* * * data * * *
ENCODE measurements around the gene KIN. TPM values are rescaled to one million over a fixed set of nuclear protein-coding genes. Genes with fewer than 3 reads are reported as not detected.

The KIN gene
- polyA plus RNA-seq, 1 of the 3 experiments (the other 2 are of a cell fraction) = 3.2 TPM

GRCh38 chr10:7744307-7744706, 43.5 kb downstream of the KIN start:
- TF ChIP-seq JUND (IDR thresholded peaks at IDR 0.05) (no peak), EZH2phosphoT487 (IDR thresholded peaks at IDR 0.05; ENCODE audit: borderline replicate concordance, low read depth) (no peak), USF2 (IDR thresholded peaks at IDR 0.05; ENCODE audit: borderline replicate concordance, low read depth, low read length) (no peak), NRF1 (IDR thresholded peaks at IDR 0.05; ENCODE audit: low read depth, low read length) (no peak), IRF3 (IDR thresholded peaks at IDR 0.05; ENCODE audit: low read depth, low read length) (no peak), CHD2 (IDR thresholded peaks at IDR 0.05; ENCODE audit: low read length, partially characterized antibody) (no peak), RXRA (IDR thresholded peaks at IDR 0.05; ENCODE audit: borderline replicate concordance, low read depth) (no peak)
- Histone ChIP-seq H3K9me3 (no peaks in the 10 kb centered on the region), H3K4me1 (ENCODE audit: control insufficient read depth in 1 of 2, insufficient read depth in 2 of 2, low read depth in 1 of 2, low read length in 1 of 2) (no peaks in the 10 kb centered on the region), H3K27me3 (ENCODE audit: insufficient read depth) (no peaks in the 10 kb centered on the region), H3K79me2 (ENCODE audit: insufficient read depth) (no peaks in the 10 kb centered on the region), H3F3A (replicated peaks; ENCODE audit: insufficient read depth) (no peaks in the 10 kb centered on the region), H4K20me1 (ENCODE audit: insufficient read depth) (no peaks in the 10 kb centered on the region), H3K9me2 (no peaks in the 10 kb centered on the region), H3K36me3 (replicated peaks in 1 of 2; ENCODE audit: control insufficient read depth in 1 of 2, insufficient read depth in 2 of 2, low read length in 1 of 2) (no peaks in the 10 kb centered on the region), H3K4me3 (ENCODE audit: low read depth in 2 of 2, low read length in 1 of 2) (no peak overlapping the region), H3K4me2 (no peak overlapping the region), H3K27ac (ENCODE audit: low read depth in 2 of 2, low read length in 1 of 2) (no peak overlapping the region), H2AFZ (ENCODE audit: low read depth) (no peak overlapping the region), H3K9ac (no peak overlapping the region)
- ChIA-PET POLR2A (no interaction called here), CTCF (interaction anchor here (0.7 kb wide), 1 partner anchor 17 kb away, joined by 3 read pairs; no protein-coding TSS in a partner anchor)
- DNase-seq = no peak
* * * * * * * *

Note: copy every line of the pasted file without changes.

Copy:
ENCODE measurements around the gene KIN. TPM values are rescaled to one million over a fixed set of nuclear protein-coding genes. Genes with fewer than 3 reads are reported as not detected.

The KIN gene
- polyA plus RNA-seq, 1 of the 3 experiments (the other 2 are of a cell fraction) = 3.2 TPM

GRCh38 chr10:7744307-7744706, 43.5 kb downstream of the KIN start:
- TF ChIP-seq JUND (IDR thresholded peaks at IDR 0.05) (no peak), EZH2phosphoT487 (IDR thresholded peaks at IDR 0.05; ENCODE audit: borderline replicate concordance, low read depth) (no peak), USF2 (IDR thresholded peaks at IDR 0.05; ENCODE audit: borderline replicate concordance, low read depth, low read length) (no peak), NRF1 (IDR thresholded peaks at IDR 0.05; ENCODE audit: low read depth, low read length) (no peak), IRF3 (IDR thresholded peaks at IDR 0.05; ENCODE audit: low read depth, low read length) (no peak), CHD2 (IDR thresholded peaks at IDR 0.05; ENCODE audit: low read length, partially characterized antibody) (no peak), RXRA (IDR thresholded peaks at IDR 0.05; ENCODE audit: borderline replicate concordance, low read depth) (no peak)
- Histone ChIP-seq H3K9me3 (no peaks in the 10 kb centered on the region), H3K4me1 (ENCODE audit: control insufficient read depth in 1 of 2, insufficient read depth in 2 of 2, low read depth in 1 of 2, low read length in 1 of 2) (no peaks in the 10 kb centered on the region), H3K27me3 (ENCODE audit: insufficient read depth) (no peaks in the 10 kb centered on the region), H3K79me2 (ENCODE audit: insufficient read depth) (no peaks in the 10 kb centered on the region), H3F3A (replicated peaks; ENCODE audit: insufficient read depth) (no peaks in the 10 kb centered on the region), H4K20me1 (ENCODE audit: insufficient read depth) (no peaks in the 10 kb centered on the region), H3K9me2 (no peaks in the 10 kb centered on the region), H3K36me3 (replicated peaks in 1 of 2; ENCODE audit: control insufficient read depth in 1 of 2, insufficient read depth in 2 of 2, low read length in 1 of 2) (no peaks in the 10 kb centered on the region), H3K4me3 (ENCODE audit: low read depth in 2 of 2, low read length in 1 of 2) (no peak overlapping the region), H3K4me2 (no peak overlapping the region), H3K27ac (ENCODE audit: low read depth in 2 of 2, low read length in 1 of 2) (no peak overlapping the region), H2AFZ (ENCODE audit: low read depth) (no peak overlapping the region), H3K9ac (no peak overlapping the region)
- ChIA-PET POLR2A (no interaction called here), CTCF (interaction anchor here (0.7 kb wide), 1 partner anchor 17 kb away, joined by 3 read pairs; no protein-coding TSS in a partner anchor)
- DNase-seq = no peak